It's also an opportunity for me to help my children learn about the grieving process and how we can move beyond it to that bittersweet place of remembering people we've lost without sadness. This is a crucial developmental skill that children must learn and unfortunately, here in the United States, it is not one that is taught.
All this is why Día de los Muertos remains such an important holiday. If you are not familiar with it, then let me explain that this is a holiday set aside for remembering family and friends who have died. It is not morbid as many people assume, but rather it is a celebration of the lives that were lived and the love that was shared.
If you're a parent or teacher looking for activities that help you introduce or celebrate the holiday with your little ones, then check out these ideas:
First, if your students are learning about Day of the Dead for the first time, I strongly recommend this bilingual minibook. Available in English, Spanish, or bilingual format, this activity includes coloring pages of the items most closely associated with the holiday, as well as brief descriptions that are easy for young children to understand.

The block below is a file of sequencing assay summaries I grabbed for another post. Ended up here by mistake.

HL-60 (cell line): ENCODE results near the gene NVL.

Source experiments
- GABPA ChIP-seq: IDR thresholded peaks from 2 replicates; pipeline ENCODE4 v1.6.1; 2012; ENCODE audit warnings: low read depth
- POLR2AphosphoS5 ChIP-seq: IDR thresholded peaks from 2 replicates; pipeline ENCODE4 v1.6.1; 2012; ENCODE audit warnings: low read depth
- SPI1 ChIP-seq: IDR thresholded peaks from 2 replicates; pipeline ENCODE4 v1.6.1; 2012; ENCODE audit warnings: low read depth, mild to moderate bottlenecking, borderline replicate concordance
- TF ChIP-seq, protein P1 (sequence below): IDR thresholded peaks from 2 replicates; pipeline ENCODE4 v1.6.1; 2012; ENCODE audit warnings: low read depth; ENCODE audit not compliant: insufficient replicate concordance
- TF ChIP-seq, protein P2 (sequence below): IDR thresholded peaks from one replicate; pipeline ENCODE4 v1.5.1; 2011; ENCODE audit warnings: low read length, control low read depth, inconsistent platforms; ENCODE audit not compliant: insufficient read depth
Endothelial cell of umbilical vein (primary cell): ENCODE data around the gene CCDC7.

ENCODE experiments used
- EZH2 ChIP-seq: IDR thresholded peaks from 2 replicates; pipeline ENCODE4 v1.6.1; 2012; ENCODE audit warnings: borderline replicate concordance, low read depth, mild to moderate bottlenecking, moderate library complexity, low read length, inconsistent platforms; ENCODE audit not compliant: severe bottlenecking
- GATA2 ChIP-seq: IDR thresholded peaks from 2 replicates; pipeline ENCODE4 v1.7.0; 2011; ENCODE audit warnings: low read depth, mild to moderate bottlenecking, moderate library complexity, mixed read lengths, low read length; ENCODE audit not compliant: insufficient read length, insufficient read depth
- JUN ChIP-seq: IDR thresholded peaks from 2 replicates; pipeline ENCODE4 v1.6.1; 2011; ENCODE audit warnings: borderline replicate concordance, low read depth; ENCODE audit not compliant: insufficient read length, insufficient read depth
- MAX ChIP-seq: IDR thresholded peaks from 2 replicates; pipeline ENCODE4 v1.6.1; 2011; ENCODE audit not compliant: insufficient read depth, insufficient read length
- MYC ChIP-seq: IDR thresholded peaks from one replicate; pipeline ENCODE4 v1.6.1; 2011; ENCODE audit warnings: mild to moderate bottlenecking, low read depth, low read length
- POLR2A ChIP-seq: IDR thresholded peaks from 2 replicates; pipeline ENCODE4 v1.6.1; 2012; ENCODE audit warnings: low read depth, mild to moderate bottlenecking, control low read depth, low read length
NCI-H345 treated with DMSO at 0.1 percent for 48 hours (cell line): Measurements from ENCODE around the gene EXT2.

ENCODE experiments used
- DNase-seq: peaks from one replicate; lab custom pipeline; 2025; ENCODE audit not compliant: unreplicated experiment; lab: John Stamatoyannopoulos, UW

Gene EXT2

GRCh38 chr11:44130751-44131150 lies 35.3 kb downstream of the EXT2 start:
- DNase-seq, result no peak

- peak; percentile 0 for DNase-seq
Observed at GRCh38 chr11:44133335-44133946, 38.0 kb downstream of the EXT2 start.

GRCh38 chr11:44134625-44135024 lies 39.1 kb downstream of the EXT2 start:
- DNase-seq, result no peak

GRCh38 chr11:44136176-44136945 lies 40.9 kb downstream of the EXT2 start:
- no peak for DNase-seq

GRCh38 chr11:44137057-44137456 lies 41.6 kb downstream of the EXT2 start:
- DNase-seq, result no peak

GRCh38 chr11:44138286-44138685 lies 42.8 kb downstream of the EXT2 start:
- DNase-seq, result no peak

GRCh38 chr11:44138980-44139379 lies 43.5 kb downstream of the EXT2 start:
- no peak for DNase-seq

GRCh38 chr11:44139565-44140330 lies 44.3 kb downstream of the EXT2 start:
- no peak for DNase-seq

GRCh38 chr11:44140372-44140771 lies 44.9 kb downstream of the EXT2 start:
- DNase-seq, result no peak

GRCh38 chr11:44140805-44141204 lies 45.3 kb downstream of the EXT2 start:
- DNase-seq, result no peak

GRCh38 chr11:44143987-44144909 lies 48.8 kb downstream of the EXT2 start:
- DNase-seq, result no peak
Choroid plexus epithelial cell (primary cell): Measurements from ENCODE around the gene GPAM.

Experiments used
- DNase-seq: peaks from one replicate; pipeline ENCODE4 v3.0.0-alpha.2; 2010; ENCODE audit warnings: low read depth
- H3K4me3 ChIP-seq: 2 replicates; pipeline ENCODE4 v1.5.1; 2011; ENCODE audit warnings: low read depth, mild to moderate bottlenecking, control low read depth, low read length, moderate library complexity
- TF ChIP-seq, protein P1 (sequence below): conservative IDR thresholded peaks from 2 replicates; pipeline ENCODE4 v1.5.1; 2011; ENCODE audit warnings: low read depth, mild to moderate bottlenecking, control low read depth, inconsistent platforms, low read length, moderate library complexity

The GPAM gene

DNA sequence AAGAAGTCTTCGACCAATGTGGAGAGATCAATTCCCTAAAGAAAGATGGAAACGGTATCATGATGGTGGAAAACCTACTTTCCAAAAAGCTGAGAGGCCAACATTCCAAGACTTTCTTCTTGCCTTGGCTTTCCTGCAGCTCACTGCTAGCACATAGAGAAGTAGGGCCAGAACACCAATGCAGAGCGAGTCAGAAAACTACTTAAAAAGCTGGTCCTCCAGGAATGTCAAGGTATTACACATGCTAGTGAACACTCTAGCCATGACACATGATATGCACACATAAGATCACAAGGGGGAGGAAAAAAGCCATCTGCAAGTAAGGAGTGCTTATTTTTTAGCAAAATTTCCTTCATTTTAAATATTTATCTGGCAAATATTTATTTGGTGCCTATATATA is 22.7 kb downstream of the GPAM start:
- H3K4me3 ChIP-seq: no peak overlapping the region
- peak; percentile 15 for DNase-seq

(For older children, check out this one-page reading passage.)
La Catrina is the figure most closely associated with this holiday. The character was created by the famous Mexican printmaker, cartoon illustrator and lithographer José Guadalupe Posada as way to make fun of the upper class at the time. Making a catrina doesn't have to be complicated, and is a perfect activity for tweens.
This is such a fun, personalized activity for little hands!! Check out the easy tutorial for creating signature skeletons based on your child's name.
Making your own calaca family is so much fun! You can base it on your own family, making it as large or as small as you want. You can even include your family dog! All you need are some pipe cleaners, clay, paper, and pens.
This activity requires parental supervision, but it is fairly simple to do and the results are bright, cheerful, and fun to use. You'll find the tutorial over on latinamom.me.
Once you have your little crayons made, you'll need a little treat bag to stick them in for gift giving, right? These adorable bags are quick to make. You can adapt it for larger bags, and stuff almost any kind of treat inside.
This final activity is geared for older children. Calaveras are short, clever poems that are written around the time of Dia de los Muertos. Usually they rhyme, are funny, and poke fun at the living. This activity includes a brief history of calavera poetry and provides examples and writing pages for your student.
Multicultural Kid Blogs is proud to be hosting another blog hop on Day of the Dead! (Don't miss our series from last year!) Be sure to visit all the posts below for great ideas on sharing Day of the Dead with kids: